Mitochondrial Autophagy ResearchOnline Inquiry
Mitochondrial autophagy (mitophagy) is a biological phenomenon that occurs in cells in response to malnutrition or external stimulation. Mitophagy can selectively remove or degrade damaged mitochondria to maintain intracellular homeostasis, which is critical for the functional integrity of the entire mitochondrial network and cell survival. Abnormal mitochondrial autophagy exacerbates mitochondrial dysfunction and is closely associated with the development of many diseases. Mitochondrial autophagy is receiving more and more attention. To help our clients study mitochondrial autophagy more efficiently, we offer a one-stop mitochondrial autophagy research service.
Fig.1 Physiological functions of mitophagy in human diseases. (Lu, Yingying, et al, 2023)
Overview of mitochondrial autophagy
Mitochondria are involved in ATP production, calcium homeostasis, metabolic synthesis, oxidative stress response, and apoptosis. Dysfunctional or impaired mitochondrial function may lead to serious consequences, even to cell death. Mitophagy is a defense mechanism that selectively removes damaged and dysfunctional mitochondria in cells. Increasing mitophagy under different stress conditions can maintain cellular ATP levels, reduce ROS-induced oxidative damage, and selectively remove damaged mitochondria from the cell, thereby playing an essential role in mitochondrial quality control.
Mitochondrial autophagy classification
- Basic mitochondrial autophagy: cells continuously clean up senescent and damaged mitochondria, ensuring that they can be recycled. Organs with high levels of mitophagy include: heart, liver, kidney, skeletal muscle and nervous system.
- Stress-induced mitochondrial autophagy: Extracellular stress signals affect the physiological function of mitochondria and cause depletion of mitochondrial membrane potential, leading to acute mitochondrial clearance.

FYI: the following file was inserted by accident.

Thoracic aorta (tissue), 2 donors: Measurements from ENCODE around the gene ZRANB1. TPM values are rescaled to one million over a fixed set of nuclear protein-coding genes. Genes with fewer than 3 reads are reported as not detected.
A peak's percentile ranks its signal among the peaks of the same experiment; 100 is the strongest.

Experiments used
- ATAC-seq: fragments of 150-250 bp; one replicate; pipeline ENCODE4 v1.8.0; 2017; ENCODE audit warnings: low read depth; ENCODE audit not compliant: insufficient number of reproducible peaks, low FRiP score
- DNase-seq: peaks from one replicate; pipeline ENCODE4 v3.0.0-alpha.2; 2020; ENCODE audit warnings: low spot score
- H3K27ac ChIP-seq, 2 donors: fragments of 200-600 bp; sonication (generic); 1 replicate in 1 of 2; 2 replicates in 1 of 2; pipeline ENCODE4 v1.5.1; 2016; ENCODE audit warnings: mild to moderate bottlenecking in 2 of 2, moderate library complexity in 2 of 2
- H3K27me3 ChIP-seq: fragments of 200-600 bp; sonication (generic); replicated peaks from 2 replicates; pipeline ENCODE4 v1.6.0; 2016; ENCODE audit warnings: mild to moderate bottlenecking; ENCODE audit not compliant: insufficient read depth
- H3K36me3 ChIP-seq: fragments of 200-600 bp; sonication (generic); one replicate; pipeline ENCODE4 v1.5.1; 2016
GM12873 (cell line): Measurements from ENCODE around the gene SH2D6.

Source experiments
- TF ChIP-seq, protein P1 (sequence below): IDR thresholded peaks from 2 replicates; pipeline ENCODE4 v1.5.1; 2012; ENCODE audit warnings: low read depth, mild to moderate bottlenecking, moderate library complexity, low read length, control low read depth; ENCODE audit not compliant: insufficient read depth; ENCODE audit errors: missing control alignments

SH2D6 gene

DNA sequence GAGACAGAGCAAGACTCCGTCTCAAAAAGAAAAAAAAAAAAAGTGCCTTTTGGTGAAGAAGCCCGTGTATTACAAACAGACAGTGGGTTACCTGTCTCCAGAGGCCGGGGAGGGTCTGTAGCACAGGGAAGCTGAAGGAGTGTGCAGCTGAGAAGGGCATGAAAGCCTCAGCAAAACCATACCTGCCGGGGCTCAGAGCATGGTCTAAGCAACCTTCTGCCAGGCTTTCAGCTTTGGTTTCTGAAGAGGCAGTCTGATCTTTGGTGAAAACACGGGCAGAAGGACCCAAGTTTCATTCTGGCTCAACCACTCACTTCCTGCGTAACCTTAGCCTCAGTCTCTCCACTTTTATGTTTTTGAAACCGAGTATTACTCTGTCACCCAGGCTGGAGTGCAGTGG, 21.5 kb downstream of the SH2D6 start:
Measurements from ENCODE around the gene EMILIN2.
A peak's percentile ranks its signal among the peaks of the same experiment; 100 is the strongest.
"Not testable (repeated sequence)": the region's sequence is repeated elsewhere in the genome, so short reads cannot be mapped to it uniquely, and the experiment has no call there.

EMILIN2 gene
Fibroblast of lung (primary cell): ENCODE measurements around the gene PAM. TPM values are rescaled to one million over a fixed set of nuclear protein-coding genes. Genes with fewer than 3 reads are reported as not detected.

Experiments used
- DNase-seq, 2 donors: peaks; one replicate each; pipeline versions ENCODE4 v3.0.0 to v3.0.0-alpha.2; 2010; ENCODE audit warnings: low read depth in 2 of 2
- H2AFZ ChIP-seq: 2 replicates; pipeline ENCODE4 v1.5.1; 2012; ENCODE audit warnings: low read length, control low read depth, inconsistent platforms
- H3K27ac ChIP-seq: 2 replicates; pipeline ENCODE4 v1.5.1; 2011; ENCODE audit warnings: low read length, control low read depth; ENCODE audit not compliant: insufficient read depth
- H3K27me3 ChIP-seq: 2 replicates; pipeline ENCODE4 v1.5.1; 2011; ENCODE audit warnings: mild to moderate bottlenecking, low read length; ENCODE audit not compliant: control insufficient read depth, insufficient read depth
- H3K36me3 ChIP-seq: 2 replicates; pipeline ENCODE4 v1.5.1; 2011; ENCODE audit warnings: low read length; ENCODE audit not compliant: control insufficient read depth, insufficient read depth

- Programmed mitochondrial autophagy: Programmed mitophagy is activated during the development of different cells, such as retinal ganglion cell development, chemical reprogramming process of somatic cells to pluripotent stem cells, maturation of cardiomyocytes, erythroid differentiation, and mitochondrial clearance of spermatozoa origin after fertilization.
Mitochondrial autophagy research service
Creative Proteomics is based on advanced analytical platforms and tools for mitochondrial autophagy research that help our customers accurately observe and track the dynamics of mitochondrial autophagy in real time. Since mitophagy is a complex and dynamic process, detection methods are constantly updated. We offer the following services, but are not limited to:
- Mitochondrial function detection
-Mitochondrial membrane potential analysis
-Mitochondrial calcium ion detection
-Mitochondrial ROS analysis
-Mitochondrial ATP content determination
- Mitochondrial morphology observation
Transmission electron microscopy (TEM) is used to observe damaged mitochondria and autophagosomes with mitochondria-like organelles.
- Mitochondrial autophagy marker assay
Mitochondrial autophagy markers such as PINK1, Parkin, p62, Beclin1, LC3B.
- Induction and inhibition of mitochondrial autophagy
In general, mitochondrial autophagy is induced or inhibited by human intervention through drug treatment, physical damage, starvation, knockdown or overexpression of mitochondrial autophagy genes, etc. Cyclosporin A is a drug that inhibits altered mitochondrial permeability and acts as a protective agent after induction of mitochondrial autophagy, significantly reducing the total amount of mitochondrial autophagosomes.
- Pathways of mitochondrial autophagy
-BNIP3 and BNIP3L/Nix-mediated mitophagy
Our mitophagy research platform
- Electron microscopy (EM)
- Fluorescence microscopy (FM)
- Immunofluorescence microscopy (IF)
- Immunoblotting (IB)
- Flow cytometry (FC)
Creative Proteomics excels at handling challenging projects, and our scientists have a wide range of expertise and experience in mitochondrial autophagy research. Would you like more information about our services? Please contact us.
- Lu, Yingying, et al. "Cellular mitophagy: Mechanism, roles in diseases and small molecule pharmacological regulation." Theranostics 13.2 (2023): 736.
- Li, Anqi, et al. "Mitochondrial autophagy: Molecular mechanisms and implications for cardiovascular disease." Cell Death & Disease 13.5 (2022): 444.
* For Research Use Only. Not for use in diagnostic procedures.